Bozena Nikiel will include this painting in her forthcoming Metzinger catalogue raisonné.
In the years preceding the outbreak of the First World War in 1914, Jean Metzinger worked together with Pablo Picasso and Juan Gris at the very epicenter of the cubist movement that had revolutionized modern art. Metzinger showed his paintings in all the large public exhibitions, including the Salon des Indépendents each spring and the Salon d'Automne later in the year. He was a major figure in the pivotal Section d'Or exhibition at the Galerie La Boètie in October 1912. Guillaume Apollinaire, in reviewing the 1910 Salon d'Automne, wrote that Metzinger "is here the only one adept at Cubism proper" (quoted in D. Robbins, Jean Metzinger In Retrospect, exh. cat., The University of Iowa Museum of Art, Iowa City, 1985, p. 16).
Together with his colleague Albert Gleizes, Metzinger wrote Du Cubisme, the first comprehensive text to explain the theories and aims of the new movement, which was published at the end of 1912. In Du Cubisme he proclaimed, "To establish pictorial space, we must have recourse to tactile and motor sensations, indeed to all our faculties. It is our whole personality which, contracting or expanding, transforms the plane of the picture. As it reacts, this plane reflects the personality back upon the understanding of the spectator; and thus pictorial space is defined a sensitive passage between two subjective spaces. The Forms which are situated within this space spring from a dynamism which we profess to dominate. In order that our intelligence may possess it, let us first exercise our sensitivity. There are only nuances. Form appears endowed with properties identical to those of color. It is tempered or augmented by contact with another form, it is destroyed or it flowers, it is multiplied or is disappears" (quoted in R.L. Herbert, ed., Modern Artists on Art, New York, 1986, p. 8).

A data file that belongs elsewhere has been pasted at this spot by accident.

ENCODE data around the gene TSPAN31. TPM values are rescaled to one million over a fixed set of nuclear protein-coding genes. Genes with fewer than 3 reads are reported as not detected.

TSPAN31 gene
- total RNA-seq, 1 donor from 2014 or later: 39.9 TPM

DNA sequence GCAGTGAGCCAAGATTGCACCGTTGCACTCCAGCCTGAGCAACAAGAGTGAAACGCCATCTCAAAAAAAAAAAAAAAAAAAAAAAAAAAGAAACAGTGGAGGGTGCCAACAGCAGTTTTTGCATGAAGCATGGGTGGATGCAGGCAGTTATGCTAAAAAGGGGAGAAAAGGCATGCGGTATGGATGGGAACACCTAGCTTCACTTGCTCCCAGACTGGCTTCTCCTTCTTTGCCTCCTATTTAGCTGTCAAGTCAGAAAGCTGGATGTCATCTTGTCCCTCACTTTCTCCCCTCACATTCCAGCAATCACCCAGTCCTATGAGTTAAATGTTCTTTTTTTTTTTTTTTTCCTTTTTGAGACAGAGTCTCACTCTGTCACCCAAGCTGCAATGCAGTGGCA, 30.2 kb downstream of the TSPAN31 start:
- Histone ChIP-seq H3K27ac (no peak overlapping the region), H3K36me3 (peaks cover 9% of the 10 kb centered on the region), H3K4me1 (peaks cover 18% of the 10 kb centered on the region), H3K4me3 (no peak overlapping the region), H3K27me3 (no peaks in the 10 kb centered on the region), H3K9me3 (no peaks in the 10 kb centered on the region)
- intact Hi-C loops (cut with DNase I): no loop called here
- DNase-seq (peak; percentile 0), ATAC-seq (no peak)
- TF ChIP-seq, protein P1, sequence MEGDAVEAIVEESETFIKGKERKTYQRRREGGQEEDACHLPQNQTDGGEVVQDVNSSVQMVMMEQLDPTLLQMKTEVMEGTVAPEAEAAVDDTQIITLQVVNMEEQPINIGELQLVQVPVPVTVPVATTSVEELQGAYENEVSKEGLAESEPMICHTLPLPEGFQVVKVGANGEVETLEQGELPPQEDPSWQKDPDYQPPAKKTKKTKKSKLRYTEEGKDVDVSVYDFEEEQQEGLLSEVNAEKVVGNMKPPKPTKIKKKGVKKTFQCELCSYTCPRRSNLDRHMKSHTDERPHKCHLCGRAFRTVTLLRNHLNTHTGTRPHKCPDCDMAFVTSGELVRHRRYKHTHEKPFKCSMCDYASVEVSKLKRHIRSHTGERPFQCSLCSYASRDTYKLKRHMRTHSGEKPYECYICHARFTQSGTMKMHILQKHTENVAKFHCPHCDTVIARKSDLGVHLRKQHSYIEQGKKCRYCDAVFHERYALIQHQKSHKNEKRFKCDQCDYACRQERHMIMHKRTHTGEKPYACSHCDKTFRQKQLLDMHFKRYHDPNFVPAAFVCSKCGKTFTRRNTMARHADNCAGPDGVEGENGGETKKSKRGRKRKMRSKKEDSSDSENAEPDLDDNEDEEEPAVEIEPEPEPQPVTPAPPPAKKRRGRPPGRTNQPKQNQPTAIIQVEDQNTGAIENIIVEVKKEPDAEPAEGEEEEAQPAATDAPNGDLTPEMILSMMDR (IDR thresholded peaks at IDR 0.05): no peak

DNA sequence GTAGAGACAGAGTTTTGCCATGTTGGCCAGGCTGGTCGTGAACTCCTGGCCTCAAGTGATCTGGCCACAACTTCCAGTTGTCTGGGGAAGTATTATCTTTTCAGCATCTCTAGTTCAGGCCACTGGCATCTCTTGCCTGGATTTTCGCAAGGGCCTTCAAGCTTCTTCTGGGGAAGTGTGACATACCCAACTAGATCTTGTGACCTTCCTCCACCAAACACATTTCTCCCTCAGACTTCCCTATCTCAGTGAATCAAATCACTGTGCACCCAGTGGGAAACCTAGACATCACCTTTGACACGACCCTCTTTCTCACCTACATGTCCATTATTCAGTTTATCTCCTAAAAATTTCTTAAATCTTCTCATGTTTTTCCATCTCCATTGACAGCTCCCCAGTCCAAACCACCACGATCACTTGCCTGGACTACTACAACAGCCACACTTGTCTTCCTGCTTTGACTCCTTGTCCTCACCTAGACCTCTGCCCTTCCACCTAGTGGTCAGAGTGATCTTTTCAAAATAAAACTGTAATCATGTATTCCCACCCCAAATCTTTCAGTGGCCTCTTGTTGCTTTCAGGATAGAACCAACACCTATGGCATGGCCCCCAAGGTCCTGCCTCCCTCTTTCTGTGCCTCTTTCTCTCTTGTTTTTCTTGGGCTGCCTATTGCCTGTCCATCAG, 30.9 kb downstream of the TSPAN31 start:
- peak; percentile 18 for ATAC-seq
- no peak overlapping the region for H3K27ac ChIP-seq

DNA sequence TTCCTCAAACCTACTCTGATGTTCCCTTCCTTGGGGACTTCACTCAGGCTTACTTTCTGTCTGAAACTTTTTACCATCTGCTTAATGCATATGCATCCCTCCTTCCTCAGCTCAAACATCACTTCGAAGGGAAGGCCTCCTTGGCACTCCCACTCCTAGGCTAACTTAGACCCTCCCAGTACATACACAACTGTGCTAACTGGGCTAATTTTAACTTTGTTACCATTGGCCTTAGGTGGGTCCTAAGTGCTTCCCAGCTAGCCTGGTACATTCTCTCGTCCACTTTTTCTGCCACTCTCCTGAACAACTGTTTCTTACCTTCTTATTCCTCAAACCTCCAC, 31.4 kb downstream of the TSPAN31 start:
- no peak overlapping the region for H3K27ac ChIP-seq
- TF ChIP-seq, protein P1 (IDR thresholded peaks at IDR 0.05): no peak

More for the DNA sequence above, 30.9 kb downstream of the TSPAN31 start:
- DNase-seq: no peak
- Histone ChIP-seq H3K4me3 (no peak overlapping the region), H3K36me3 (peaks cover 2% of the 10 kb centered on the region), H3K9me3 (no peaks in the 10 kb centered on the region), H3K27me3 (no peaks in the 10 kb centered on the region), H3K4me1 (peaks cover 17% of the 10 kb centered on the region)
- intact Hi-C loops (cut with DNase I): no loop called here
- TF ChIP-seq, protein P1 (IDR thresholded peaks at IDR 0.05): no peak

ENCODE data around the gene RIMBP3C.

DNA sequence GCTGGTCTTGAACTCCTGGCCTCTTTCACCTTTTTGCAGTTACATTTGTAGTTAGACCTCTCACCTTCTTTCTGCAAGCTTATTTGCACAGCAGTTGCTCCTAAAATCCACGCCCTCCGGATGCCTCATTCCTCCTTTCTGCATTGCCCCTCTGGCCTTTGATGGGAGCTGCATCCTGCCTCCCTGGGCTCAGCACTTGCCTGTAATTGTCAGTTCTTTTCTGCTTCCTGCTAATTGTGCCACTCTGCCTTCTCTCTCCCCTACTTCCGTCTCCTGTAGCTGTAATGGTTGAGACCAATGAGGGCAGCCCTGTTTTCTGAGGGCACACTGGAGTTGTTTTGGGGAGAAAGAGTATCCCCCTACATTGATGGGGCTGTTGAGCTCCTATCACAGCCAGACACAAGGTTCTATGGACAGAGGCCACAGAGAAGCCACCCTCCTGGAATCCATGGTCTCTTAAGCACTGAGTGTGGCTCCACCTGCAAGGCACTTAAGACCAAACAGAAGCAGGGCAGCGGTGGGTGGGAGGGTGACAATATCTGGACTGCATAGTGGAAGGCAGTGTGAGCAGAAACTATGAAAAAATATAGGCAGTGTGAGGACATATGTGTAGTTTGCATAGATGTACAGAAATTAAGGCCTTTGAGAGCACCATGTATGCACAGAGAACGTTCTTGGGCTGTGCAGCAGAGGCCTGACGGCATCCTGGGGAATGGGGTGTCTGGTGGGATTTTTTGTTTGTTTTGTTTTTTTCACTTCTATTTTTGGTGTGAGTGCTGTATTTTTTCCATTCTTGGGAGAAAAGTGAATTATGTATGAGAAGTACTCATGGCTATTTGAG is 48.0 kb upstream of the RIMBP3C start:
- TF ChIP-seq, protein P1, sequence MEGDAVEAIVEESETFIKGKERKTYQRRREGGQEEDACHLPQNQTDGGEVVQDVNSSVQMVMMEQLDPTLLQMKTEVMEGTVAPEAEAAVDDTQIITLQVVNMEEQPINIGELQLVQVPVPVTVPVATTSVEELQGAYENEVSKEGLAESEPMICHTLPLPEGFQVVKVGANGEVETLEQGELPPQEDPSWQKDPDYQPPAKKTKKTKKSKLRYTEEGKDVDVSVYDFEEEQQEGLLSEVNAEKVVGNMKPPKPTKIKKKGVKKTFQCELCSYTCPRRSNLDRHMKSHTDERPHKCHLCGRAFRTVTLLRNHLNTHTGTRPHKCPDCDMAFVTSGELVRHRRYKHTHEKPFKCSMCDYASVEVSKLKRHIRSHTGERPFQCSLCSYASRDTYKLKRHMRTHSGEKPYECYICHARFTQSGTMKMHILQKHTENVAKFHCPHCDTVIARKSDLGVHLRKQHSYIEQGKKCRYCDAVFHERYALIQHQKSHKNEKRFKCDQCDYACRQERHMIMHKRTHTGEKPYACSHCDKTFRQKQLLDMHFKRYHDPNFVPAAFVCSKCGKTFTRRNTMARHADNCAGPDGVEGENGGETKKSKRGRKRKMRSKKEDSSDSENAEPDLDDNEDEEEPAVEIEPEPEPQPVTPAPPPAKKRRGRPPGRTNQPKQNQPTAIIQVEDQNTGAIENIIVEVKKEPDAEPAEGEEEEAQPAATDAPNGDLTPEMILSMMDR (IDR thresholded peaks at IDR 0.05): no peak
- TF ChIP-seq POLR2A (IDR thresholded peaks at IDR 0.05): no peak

The present work embodies the artistic principles Metzinger touted, as he articulated space through varying textures and color. Robbins notes that color played an essential role in Metzinger's work both as an expressive and decorative element. The scene is energized through the vertically curving lines which wind their way up the center of the canvas. These sinous lines become a compositional device, used to divide the canvas and to seemingly create two juxtaposed towns--where the right side is dominated by the warm colors of red and pink and the left features the more subdued tones of black and gray, incorporating the red and pink as accents to the landscape. The present work belongs to a series of landscapes the artist completed between 1919 and 1921. The artist's later cubist works are characterized by a flattening of space and a simplification of form--he moved away from the heavy, decorative patterning and sharp angular lines that defined his earlier cubist studies. Robbins commented that the landscapes dating from 1921 "attain a sense of balance, harmony, and even mystery that deserves recognition as an important achievement in Metzinger's development" (D. Robbins, op. cit., p. 46).